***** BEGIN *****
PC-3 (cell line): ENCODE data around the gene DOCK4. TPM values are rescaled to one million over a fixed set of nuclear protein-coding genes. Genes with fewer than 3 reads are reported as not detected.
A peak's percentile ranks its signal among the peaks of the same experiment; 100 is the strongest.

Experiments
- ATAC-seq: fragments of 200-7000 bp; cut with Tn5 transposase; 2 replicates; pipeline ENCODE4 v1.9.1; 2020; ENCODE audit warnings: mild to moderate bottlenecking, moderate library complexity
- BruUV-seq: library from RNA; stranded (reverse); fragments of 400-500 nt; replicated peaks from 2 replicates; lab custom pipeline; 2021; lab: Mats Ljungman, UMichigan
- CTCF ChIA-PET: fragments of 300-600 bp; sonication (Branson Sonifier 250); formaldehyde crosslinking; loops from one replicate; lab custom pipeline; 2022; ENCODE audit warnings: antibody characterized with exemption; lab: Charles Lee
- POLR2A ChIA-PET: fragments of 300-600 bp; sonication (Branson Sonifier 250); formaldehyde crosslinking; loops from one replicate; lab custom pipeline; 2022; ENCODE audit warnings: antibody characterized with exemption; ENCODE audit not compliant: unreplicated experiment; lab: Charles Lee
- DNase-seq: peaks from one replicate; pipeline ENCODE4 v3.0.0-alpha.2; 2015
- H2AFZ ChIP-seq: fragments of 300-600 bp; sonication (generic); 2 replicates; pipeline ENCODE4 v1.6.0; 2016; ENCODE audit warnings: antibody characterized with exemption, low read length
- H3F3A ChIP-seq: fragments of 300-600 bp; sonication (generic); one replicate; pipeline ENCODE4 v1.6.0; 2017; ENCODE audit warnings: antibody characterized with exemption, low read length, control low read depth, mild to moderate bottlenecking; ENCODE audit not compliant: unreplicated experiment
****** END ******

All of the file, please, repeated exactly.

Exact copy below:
PC-3 (cell line): ENCODE data around the gene DOCK4. TPM values are rescaled to one million over a fixed set of nuclear protein-coding genes. Genes with fewer than 3 reads are reported as not detected.
A peak's percentile ranks its signal among the peaks of the same experiment; 100 is the strongest.

Experiments
- ATAC-seq: fragments of 200-7000 bp; cut with Tn5 transposase; 2 replicates; pipeline ENCODE4 v1.9.1; 2020; ENCODE audit warnings: mild to moderate bottlenecking, moderate library complexity
- BruUV-seq: library from RNA; stranded (reverse); fragments of 400-500 nt; replicated peaks from 2 replicates; lab custom pipeline; 2021; lab: Mats Ljungman, UMichigan
- CTCF ChIA-PET: fragments of 300-600 bp; sonication (Branson Sonifier 250); formaldehyde crosslinking; loops from one replicate; lab custom pipeline; 2022; ENCODE audit warnings: antibody characterized with exemption; lab: Charles Lee
- POLR2A ChIA-PET: fragments of 300-600 bp; sonication (Branson Sonifier 250); formaldehyde crosslinking; loops from one replicate; lab custom pipeline; 2022; ENCODE audit warnings: antibody characterized with exemption; ENCODE audit not compliant: unreplicated experiment; lab: Charles Lee
- DNase-seq: peaks from one replicate; pipeline ENCODE4 v3.0.0-alpha.2; 2015
- H2AFZ ChIP-seq: fragments of 300-600 bp; sonication (generic); 2 replicates; pipeline ENCODE4 v1.6.0; 2016; ENCODE audit warnings: antibody characterized with exemption, low read length
- H3F3A ChIP-seq: fragments of 300-600 bp; sonication (generic); one replicate; pipeline ENCODE4 v1.6.0; 2017; ENCODE audit warnings: antibody characterized with exemption, low read length, control low read depth, mild to moderate bottlenecking; ENCODE audit not compliant: unreplicated experiment